Brain-computer interfaces (BCIs) allow severely disabled people to control wheelchairsrobotic arms, and of course computers. While much progress has been achieved toward improving the accuracy and precision of these devices, they have required long periods of tedious training for users to get acquainted with the technology. The computer has to be taught to understand each user’s unique electrical activity patterns that code for desired movement that the person wants to perform.

Now a team of researchers has come up with something incredible and unexpected – a way of “calibrating” a BCI so that a new user is able to start reliably using it in a matter of seconds. In a newly published study in Journal of Neural Engineering, a 63-year-old man was able to move a cursor on a screen towards targets less than a minute after calibration.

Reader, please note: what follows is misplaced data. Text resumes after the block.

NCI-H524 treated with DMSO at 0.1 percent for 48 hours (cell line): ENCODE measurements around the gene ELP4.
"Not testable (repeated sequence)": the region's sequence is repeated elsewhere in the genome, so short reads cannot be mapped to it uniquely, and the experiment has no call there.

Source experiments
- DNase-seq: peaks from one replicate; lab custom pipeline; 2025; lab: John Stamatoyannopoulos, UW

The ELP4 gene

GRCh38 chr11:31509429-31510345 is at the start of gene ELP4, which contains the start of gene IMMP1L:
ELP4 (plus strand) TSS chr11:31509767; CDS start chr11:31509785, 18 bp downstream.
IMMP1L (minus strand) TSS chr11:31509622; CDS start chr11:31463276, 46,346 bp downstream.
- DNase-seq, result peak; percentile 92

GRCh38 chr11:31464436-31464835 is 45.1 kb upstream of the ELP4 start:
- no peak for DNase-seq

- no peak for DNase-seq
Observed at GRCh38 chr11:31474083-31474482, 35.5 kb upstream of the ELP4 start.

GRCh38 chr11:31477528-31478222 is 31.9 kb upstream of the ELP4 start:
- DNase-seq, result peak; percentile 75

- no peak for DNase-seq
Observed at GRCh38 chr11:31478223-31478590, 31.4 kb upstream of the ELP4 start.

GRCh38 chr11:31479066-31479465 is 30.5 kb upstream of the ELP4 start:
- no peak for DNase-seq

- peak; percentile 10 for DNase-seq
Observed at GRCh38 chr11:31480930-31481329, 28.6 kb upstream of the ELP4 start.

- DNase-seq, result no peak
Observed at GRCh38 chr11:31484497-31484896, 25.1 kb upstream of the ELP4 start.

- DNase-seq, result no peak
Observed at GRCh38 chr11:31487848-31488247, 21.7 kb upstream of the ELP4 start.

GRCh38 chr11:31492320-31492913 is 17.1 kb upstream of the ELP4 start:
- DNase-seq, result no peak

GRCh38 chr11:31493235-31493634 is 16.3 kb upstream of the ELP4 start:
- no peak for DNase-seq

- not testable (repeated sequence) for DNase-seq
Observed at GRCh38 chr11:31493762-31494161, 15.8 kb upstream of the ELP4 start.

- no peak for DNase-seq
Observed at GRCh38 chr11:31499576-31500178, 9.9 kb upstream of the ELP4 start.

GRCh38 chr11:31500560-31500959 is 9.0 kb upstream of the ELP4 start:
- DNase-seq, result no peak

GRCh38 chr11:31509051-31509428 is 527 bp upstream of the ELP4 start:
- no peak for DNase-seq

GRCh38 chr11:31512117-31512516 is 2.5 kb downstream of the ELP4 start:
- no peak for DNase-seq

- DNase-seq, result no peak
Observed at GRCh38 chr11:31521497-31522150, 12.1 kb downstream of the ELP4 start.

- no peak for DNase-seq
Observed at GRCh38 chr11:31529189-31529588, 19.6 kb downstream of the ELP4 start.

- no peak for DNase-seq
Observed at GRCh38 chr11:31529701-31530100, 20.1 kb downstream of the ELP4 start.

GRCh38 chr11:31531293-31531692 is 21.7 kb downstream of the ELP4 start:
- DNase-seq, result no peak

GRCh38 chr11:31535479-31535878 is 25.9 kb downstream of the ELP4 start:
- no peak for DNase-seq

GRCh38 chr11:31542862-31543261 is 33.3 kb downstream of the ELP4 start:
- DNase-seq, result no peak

Read more: Brain-Computer Interface Lets Users Learn to Move Cursor in Seconds |

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Published by Mike Rawson

Mike Rawson has recently re-awoken a long-standing interest in robots and our automated future. He lives in London with a single android - a temperamental vacuum cleaner - but is looking forward to getting more cyborgs soon.

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Brain-Computer Interface Lets Users Learn to Move Cursor in Seconds

by Mike Rawson time to read: 1 min
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